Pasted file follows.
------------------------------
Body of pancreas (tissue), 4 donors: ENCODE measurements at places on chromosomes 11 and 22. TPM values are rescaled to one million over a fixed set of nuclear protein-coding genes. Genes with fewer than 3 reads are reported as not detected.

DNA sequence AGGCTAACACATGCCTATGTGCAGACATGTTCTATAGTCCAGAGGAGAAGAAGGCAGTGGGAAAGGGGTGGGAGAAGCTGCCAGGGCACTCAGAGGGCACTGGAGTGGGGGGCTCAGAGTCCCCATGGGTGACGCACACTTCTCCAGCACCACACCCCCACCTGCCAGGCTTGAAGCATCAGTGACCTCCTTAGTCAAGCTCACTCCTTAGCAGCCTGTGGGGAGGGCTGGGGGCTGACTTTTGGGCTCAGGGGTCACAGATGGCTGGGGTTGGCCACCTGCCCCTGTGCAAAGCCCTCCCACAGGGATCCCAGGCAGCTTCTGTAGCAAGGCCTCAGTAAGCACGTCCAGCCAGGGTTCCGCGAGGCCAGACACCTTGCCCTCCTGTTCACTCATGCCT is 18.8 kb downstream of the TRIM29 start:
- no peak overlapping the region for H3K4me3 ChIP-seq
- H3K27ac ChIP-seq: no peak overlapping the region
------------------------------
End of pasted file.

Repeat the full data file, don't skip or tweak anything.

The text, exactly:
Body of pancreas (tissue), 4 donors: ENCODE measurements at places on chromosomes 11 and 22. TPM values are rescaled to one million over a fixed set of nuclear protein-coding genes. Genes with fewer than 3 reads are reported as not detected.

DNA sequence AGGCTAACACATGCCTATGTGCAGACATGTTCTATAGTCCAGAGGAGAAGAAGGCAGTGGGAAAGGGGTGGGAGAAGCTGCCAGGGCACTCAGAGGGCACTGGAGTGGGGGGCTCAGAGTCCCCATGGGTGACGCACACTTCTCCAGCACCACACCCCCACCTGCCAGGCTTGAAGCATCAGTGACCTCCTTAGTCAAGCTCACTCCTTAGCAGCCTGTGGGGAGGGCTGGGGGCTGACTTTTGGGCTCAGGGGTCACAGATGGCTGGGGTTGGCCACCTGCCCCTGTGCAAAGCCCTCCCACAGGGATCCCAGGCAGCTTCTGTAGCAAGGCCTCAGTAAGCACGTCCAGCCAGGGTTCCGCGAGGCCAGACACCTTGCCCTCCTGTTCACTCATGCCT is 18.8 kb downstream of the TRIM29 start:
- no peak overlapping the region for H3K4me3 ChIP-seq
- H3K27ac ChIP-seq: no peak overlapping the region